Thanks for checking in. (And, finally got my eco bottle, love it).

      – Anthony

      • James Steele II March 22, 2013 at 5:24 am #

        Yea, having comments off means I don’t let trolls show off. If they have genuine questions or disagreements then they can email me directly if so inclined.

        Looking forward to seeing the speech up and seeing how it looked and sounded. Feels like ages ago now.

        The eco bottle is great. I’m gonna pick one up for Emma soon as we have been doing a lot of long walks regularly along the River Itchen. Always great to jump in for a cold swim and to fill up the bottle knowing it will be safe.

        James

  2. Free Woman March 22, 2013 at 1:26 pm #

    “And what is Declarationism? It’s as the title states, a politico-legal philosophy for life on earth.”

    Is it an already existing philosophy or one that you are in the process of creating yourself? Being that it is political and legal do you envision it as one day becoming a possible political system, or party, for the USA? When you say “life on earth” do you envision this system spreading to other countries as well? If so, if it is based on an American idea/ideal then how do you envision other sovereign nations taking to it?

    One word of caution. It doesn’t appear that you are part of it but in your time online have you ever come across this thing called “The Manosphere”?

    Steer clear!

    These are men who are anti-freedom and anti-rational self interest.

    They claim that it is somehow embedded in the nature of women to be subservient and bound to mens’ wills. And if it is not embedded in the nature (which it is not, of course), then somehow it should be made to be so – through government and/or culture.

    At a blog erroneously titled “Return of Kings” the blogger Emmanuel Goldstein quotes the “thinker” (and doesn’t think?) Julius Evola;

    The Essence of Femininity: Selfless Dedication To Another

    “This occurs when the feminine principle, whose force is centrifugal, does not turn to fleeting objects but rather to a “virile” stability in which she finds a limit to her “restlessness.” Stability is then transmitted to the feminine principle to the point of intimately transfiguring all of its possibilities… What is needed therefore is a radical “conversion” of the feminine principle to the opposite principle; moreover, it is absolutely necessary for the masculine principle to remain wholly itself.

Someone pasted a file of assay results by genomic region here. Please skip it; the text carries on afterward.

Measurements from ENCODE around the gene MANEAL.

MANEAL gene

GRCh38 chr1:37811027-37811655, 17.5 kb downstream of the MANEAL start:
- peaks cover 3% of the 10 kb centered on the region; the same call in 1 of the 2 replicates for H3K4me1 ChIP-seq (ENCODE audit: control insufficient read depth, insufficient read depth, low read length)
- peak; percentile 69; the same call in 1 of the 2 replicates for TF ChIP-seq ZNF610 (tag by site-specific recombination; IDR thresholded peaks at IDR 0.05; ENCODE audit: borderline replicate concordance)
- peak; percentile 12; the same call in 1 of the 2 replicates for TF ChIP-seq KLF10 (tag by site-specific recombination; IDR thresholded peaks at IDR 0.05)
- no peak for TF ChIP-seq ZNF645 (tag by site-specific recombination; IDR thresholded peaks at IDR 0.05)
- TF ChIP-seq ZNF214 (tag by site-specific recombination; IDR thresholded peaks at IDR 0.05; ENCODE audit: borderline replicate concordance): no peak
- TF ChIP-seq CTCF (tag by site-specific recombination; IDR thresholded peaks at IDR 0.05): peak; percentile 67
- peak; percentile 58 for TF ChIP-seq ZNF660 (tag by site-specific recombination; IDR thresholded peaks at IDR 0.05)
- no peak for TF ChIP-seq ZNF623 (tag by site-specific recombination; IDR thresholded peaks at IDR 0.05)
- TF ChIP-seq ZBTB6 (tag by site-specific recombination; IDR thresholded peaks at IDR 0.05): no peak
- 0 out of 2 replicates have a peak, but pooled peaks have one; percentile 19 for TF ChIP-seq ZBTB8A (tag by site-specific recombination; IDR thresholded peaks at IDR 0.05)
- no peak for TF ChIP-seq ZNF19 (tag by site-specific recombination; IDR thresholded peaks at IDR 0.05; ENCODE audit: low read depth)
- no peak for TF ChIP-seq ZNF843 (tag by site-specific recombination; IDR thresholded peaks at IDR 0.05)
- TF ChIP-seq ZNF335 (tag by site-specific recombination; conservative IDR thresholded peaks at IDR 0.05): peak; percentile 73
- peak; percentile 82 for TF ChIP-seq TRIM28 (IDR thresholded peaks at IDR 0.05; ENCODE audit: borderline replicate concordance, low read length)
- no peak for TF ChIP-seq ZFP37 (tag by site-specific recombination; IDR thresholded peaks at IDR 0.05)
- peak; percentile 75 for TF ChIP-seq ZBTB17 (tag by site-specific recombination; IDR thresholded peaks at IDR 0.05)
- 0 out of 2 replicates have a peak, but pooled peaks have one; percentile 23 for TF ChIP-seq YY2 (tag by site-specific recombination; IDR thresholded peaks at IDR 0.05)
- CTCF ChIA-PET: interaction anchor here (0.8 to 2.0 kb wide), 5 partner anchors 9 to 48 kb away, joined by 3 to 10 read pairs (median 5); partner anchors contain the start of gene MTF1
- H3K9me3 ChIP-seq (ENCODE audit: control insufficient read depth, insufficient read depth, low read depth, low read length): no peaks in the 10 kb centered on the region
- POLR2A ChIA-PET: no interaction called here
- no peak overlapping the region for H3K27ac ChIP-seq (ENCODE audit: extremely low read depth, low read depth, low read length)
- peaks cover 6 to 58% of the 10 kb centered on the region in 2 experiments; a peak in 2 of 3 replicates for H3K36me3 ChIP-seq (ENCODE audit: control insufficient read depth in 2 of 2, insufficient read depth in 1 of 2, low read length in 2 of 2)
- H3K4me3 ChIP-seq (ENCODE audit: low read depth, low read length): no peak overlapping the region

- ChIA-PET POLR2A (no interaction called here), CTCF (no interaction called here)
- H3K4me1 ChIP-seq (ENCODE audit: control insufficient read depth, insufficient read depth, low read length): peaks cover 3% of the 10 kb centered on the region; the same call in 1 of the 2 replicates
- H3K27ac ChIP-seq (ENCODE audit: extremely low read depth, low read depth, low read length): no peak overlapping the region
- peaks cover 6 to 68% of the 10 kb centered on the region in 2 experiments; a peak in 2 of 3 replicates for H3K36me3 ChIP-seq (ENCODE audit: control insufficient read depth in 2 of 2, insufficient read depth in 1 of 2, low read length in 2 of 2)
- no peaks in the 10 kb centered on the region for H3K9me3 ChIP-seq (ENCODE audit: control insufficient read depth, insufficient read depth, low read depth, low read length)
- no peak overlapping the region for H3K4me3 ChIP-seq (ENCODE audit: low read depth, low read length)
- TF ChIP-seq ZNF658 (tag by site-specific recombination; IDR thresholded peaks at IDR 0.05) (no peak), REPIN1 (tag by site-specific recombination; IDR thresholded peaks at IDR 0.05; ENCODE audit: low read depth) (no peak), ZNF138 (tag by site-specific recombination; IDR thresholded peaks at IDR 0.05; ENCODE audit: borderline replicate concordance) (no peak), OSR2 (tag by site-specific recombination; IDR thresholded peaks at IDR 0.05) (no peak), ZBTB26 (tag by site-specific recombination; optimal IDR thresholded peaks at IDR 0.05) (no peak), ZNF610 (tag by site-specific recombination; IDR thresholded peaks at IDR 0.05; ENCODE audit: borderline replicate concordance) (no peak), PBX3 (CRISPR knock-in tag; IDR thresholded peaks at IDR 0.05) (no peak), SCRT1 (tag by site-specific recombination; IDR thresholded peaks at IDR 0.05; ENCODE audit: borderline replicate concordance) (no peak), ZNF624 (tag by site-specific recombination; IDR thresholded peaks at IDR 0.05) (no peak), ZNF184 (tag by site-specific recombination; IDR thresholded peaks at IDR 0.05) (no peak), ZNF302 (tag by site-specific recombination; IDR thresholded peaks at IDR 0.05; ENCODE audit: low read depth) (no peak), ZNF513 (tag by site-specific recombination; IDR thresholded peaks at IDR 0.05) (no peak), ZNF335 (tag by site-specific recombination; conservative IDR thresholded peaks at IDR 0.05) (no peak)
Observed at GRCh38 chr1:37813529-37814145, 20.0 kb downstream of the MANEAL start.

…there are also two types available to the feminine nature. A woman realizes herself as such and even rises to the same level reached by a man as warrior and ascetic only as lover and mother… [the feminine is] totally giving of herself and being entirely for another being, whether he is the loved one or the son, finding in this dedication the meaning of her own life, her own joy, and her own justification.”

    Goldstein adds his own commentary;
    “In Evola’s philosophy, to be feminine is to dedicate yourself selflessly to an external cause; masculinity is pure virility – as in the action of the warrior or the pure detachment of the ascetic. “To realize oneself,” he writes, is “to reduce in a woman all that is masculine and in a man everything that is feminine.” Within every person is a mix of the masculine and the feminine, but excellence lies in being a paragon of one’s sex. While a man’s success comes from achieving self-sufficiency and independent action, a woman achieves order by cleaving to a masculine force. Even in the absence of a man, she will seek to submit herself to some greater force.”

    And I repeat with emphasis
    ” to be feminine is to dedicate yourself SELFLESSLY to an external cause”

    These men are anti-life, anti-human, anti-freedom and anti-happiness.

    • Anthony Dream Johnson March 26, 2013 at 2:01 pm #

      Hey Freewoman

      Declarationism was a term in use before I discovered it, however that use was extremely limited. Almost microscopic. Much like “libertarian” in the 19 … 40s. There was little to no development of the concept, hence, I have taken command of it, am developing it, and take responsibility for it’s future, fully realized meaning.

      I think soon it will be accurate to say the philosophy is my own.

      Ironically though, your first question is dramatically more accurate than you realized at its writing. Declarationism already exists, and the future is here, it’s just not widely distributed (or developed) yet.